Posts Tagged ‘soldiers


“You can’t shoot kids … but you can pound them” — How insurgents are made

This is the last video in this series, the previous one being “Why can’t we shoot these kids?” For those of us who are not, and have not been in Iraq, this is one of the few ways we have of “seeing” events on the ground.

This is a group of British soldiers — when and where in Iraq is not specified — and it seems that they are responding to some protesters. A group of young boys is dragged into what appears to be a base, and then pummeled. A large group of fellow troops return from the streets and walk past, and nobody interferes. It may not meet some definitions of “savage brutality” (in which case, pardon me for saying this, but someone needs to get their nuts kicked by an army boot) but I doubt this will “win hearts and minds.” For a young boy, one can imagine that this experience will leave a lasting impression. We also do not know what happens after the video ends, whether the boys are released, or further detained, etc.

Unlike the last related post, I should not neglect to mention that there is little someone like myself can do to verify this video, to contextualize it, to interview the troops, and to figure out if the cruel narrative of a man who seems to be having an orgasm at the sight of vanquished boys was added after the video was made by someone who was not present. Personally, I have been given no reason to doubt its authenticity, but one can never be absolutely certain with materials posted on YouTube. Having said that, I thank RAIM for bringing my attention to this video.

And in Canada today, the release of the Guantanamo interrogation tapes of Omar Khadr, captured as a young boy in Afghanistan and abused. This is Canada’s continuing scandal of neglect and participation in the violation of the same international laws it claims to hold sacred.


“Why can’t we shoot these kids?”

I do not actually go looking for videos of abusive American troops in Iraq, first because there are too many and I would not be able to choose which to post here without flooding the page, and secondly because I prefer to come across them randomly through others since this suggests a network of interests and circulation of these videos which gives them added weight as more common reference points.

Here we are then with a video of U.S. forces in Iraq complaining about not being allowed to shoot children who throw rocks — a new policy, by a new sergeant, if I heard correctly. These “liberators” are being showered with rocks by a gauntlet of persistent and fearless children. One of the children shows us which English words he has learned from U.S. occupiers, and is thus able to shout “FUCK YOU” at the troops, if you listen carefully. Let’s watch the video before I comment further:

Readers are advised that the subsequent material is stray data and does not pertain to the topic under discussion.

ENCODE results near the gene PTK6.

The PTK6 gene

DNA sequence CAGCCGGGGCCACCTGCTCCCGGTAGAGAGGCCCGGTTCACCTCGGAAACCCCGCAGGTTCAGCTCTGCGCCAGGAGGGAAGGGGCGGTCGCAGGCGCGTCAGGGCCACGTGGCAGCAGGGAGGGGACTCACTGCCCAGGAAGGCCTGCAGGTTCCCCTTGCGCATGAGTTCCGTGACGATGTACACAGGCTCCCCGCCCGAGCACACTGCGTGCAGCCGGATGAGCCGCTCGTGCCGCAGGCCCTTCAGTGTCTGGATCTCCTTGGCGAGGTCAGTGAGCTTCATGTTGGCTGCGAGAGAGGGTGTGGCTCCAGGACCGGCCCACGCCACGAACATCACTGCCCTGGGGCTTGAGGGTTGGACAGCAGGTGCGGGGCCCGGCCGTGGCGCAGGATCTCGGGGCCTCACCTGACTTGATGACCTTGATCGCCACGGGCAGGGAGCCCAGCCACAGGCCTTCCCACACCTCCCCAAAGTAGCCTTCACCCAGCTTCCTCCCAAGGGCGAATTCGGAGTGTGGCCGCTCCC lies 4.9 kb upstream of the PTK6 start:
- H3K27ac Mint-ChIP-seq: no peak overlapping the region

One must ask: just how many videos of how many instances such as these are needed before one hears people beginning to at least doubt or lose some enthusiasm when urging others to “support the troops”? One can hear this cheering more often in Canada too, with reference to Canadian occupiers in Afghanistan. My question is: no, why must I support them? Were they drafted? Did they have a choice in where they went? And when considering the possibility of being sent to someone else’s country, to kill the locals there, what was their motivation? Rather than support the troops, I would prefer: “troops, explain yourselves.” There is a less polite slogan I would prefer to that, but I am relenting today. [NOTE: Regarding these first three paragraphs, it would be good if readers consulted the discussion below for some important counterweights to these characterizations and the assumptions behind my initially posting these comments.]

Secondly, when some “anthropologists,” such as the disreputable media star wannabe, Montgomery McFate and her Human Terrain System, advocate for embedding social scientists in the military, they take at least two things for granted (in fact they take much more for granted, such as the fact that they never expected to be exposed and criticized as viscerally as some of us have done, but I focus on two points for now):

(a) That they are entitled to be in Iraq and Afghanistan. The notion that these places belong to others, supposedly the people they claim to be studying and whose rights they claim to respect, is simply never voiced. Since U.S. forces are in these places, then they, as American “social scientists” are therefore entitled to be there. That is buying into the very logic of occupation itself. There is absolutely no point, as McFate did through her sock puppet identity on Savage Minds (“Dee”), in saying “we also thought the invasion was a bad idea, but…” — invasions and occupations are inseparable, one does not get the chance to nuance one’s way out of taking responsibility for one’s actions. One supports the invasion by endorsing the occupation that follows from it, and by supporting the objectives of that occupation. One cannot then protest about the lack of “measured judgment” from critics when one’s lack of scruples is what mandates the search for alibis. It is not the job of the critic to defend the indefensible, nor to defend McFate.